BOFIT Viikkokatsaus / BOFIT Weekly 2021/41
Preliminary balance-of-payments figures from the Central Bank of Russia show that the value of Russia’s exports of goods and services in the third quarter hit $148 billion, a 65 % y-o-y increase. Export earnings were close to the peak years of 2011–2013, when crude oil prices soared to historical highs, averaging $110 a barrel. In July-September, in contrast, the average oil price was just $70 a barrel. Exports of goods other than oil & gas indeed had a substantial contribution to total export growth. The value of these exports broke an all-time record in the third quarter supported by the buoying demand and rapidly rising prices of several raw materials in the global markets.
In the third quarter, the value of Russian goods and services imports was $96 billion, an increase of 30 % y-o-y. The rise in imports slowed sharply from previous months, while imports exceeded pre-covid levels. Goods imports have driven the recovery in imports. Services imports have only slightly recovered since the Covid Recession.
The rapid growth in exports also lifted Russia’s third-quarter current account surplus to a record $41 billion. The total current account surplus for the last four quarters corresponds to about 5 % of GDP.
The increase in export earnings has also been reflected in Russia’s foreign currency and gold reserves, the value of which stands at a historical high. The value of Russia’s currency reserves was also boosted by IMF special drawing rights (SDRs) that were distributed in August to the central banks of IMF member countries to help with their covid recoveries. The value of Russia’s share in this SDR allocation was $17.5 billion. As of end-September, the value of Russia’s foreign currency and gold reserves stood at $614 billion (about 40 % of GDP).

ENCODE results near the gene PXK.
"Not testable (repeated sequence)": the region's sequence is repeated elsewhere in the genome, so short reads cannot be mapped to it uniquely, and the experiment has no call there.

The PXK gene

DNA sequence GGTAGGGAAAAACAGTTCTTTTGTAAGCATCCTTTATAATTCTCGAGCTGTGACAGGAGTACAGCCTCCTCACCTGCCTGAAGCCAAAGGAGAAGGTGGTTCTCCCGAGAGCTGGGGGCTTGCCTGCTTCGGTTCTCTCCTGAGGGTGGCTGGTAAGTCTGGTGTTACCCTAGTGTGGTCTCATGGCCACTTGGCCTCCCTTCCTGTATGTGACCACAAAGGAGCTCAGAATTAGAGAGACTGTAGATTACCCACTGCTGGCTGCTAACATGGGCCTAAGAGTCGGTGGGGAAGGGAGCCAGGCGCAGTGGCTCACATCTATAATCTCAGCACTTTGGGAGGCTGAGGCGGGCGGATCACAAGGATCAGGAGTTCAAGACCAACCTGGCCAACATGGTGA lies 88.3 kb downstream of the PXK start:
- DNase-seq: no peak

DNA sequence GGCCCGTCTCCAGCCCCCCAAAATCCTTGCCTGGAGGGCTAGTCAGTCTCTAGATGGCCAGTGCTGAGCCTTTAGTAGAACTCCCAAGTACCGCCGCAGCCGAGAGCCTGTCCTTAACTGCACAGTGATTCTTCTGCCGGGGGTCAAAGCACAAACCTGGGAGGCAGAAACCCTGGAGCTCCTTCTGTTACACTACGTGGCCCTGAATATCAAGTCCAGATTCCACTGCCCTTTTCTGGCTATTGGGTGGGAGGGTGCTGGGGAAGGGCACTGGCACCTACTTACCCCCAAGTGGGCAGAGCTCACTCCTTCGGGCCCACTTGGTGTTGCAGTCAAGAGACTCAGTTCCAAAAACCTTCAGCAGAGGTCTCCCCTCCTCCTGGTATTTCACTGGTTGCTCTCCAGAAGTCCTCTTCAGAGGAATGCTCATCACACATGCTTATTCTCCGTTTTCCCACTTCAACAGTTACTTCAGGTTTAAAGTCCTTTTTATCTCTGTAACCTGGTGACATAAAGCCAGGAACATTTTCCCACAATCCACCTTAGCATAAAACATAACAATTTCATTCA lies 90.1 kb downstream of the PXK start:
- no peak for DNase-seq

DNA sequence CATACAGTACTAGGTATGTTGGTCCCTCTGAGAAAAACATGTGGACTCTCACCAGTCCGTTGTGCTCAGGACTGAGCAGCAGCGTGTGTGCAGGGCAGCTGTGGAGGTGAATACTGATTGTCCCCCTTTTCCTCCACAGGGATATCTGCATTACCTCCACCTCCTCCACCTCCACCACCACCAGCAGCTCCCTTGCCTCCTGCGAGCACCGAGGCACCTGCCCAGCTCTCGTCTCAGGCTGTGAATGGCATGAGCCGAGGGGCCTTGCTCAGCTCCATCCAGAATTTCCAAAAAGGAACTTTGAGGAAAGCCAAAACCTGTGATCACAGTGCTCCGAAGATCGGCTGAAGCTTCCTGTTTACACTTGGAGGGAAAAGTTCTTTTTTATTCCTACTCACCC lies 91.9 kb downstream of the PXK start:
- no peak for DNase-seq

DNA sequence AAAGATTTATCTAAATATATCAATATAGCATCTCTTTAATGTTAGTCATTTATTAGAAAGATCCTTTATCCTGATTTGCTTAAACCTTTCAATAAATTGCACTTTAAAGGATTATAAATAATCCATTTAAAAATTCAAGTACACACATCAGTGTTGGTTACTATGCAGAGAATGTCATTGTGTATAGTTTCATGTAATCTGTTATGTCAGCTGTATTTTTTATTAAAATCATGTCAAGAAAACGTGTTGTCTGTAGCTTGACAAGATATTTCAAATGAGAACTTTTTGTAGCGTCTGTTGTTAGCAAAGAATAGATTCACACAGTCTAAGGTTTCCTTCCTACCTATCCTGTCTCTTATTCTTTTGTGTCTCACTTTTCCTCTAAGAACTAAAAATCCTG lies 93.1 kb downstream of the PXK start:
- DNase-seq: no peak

Capital outflows from Russia increased rapidly in July-September. The net outflow of private sector capital amounted to $34 billion, the largest net outflow in three years. The outflow was mainly driven by foreign investments and lending of non-bank corporates. The total private sector net capital outflows for the last four quarters corresponds to about 4 % of GDP.
Private sector capital outflows from Russia picked up in third quarter of this year
Sources: Central Bank of Russia, Macrobond and BOFIT.